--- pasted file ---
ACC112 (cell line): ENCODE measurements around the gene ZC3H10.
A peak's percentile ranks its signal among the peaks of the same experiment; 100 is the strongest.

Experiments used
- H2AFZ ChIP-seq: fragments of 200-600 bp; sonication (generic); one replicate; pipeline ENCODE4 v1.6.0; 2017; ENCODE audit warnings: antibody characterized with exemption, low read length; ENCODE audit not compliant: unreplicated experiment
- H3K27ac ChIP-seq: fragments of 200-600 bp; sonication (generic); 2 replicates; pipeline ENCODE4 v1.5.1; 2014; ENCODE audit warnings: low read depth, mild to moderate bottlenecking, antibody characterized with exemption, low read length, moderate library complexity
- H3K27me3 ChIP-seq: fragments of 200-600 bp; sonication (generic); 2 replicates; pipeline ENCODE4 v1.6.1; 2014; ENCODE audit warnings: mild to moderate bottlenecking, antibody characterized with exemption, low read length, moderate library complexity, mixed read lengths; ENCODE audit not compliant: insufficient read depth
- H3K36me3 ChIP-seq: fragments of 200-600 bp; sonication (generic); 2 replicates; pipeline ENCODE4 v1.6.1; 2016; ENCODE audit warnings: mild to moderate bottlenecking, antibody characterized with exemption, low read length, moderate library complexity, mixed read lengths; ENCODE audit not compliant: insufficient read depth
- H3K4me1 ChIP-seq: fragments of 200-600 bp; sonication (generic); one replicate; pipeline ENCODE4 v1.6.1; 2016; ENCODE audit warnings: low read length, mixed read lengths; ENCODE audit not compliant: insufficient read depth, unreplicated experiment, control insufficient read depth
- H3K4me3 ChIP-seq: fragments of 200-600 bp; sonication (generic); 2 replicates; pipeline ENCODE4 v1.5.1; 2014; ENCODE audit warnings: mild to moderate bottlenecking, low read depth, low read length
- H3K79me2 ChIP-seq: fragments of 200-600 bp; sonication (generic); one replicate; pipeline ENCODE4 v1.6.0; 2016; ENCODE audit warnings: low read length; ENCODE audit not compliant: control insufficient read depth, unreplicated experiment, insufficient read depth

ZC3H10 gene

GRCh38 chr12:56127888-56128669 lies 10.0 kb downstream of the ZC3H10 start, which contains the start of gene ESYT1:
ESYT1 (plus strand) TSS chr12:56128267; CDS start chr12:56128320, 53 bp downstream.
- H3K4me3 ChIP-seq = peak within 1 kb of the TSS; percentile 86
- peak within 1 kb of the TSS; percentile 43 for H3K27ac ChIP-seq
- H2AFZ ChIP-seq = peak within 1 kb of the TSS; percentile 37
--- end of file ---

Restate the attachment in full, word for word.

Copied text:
ACC112 (cell line): ENCODE measurements around the gene ZC3H10.
A peak's percentile ranks its signal among the peaks of the same experiment; 100 is the strongest.

Experiments used
- H2AFZ ChIP-seq: fragments of 200-600 bp; sonication (generic); one replicate; pipeline ENCODE4 v1.6.0; 2017; ENCODE audit warnings: antibody characterized with exemption, low read length; ENCODE audit not compliant: unreplicated experiment
- H3K27ac ChIP-seq: fragments of 200-600 bp; sonication (generic); 2 replicates; pipeline ENCODE4 v1.5.1; 2014; ENCODE audit warnings: low read depth, mild to moderate bottlenecking, antibody characterized with exemption, low read length, moderate library complexity
- H3K27me3 ChIP-seq: fragments of 200-600 bp; sonication (generic); 2 replicates; pipeline ENCODE4 v1.6.1; 2014; ENCODE audit warnings: mild to moderate bottlenecking, antibody characterized with exemption, low read length, moderate library complexity, mixed read lengths; ENCODE audit not compliant: insufficient read depth
- H3K36me3 ChIP-seq: fragments of 200-600 bp; sonication (generic); 2 replicates; pipeline ENCODE4 v1.6.1; 2016; ENCODE audit warnings: mild to moderate bottlenecking, antibody characterized with exemption, low read length, moderate library complexity, mixed read lengths; ENCODE audit not compliant: insufficient read depth
- H3K4me1 ChIP-seq: fragments of 200-600 bp; sonication (generic); one replicate; pipeline ENCODE4 v1.6.1; 2016; ENCODE audit warnings: low read length, mixed read lengths; ENCODE audit not compliant: insufficient read depth, unreplicated experiment, control insufficient read depth
- H3K4me3 ChIP-seq: fragments of 200-600 bp; sonication (generic); 2 replicates; pipeline ENCODE4 v1.5.1; 2014; ENCODE audit warnings: mild to moderate bottlenecking, low read depth, low read length
- H3K79me2 ChIP-seq: fragments of 200-600 bp; sonication (generic); one replicate; pipeline ENCODE4 v1.6.0; 2016; ENCODE audit warnings: low read length; ENCODE audit not compliant: control insufficient read depth, unreplicated experiment, insufficient read depth

ZC3H10 gene

GRCh38 chr12:56127888-56128669 lies 10.0 kb downstream of the ZC3H10 start, which contains the start of gene ESYT1:
ESYT1 (plus strand) TSS chr12:56128267; CDS start chr12:56128320, 53 bp downstream.
- H3K4me3 ChIP-seq = peak within 1 kb of the TSS; percentile 86
- peak within 1 kb of the TSS; percentile 43 for H3K27ac ChIP-seq
- H2AFZ ChIP-seq = peak within 1 kb of the TSS; percentile 37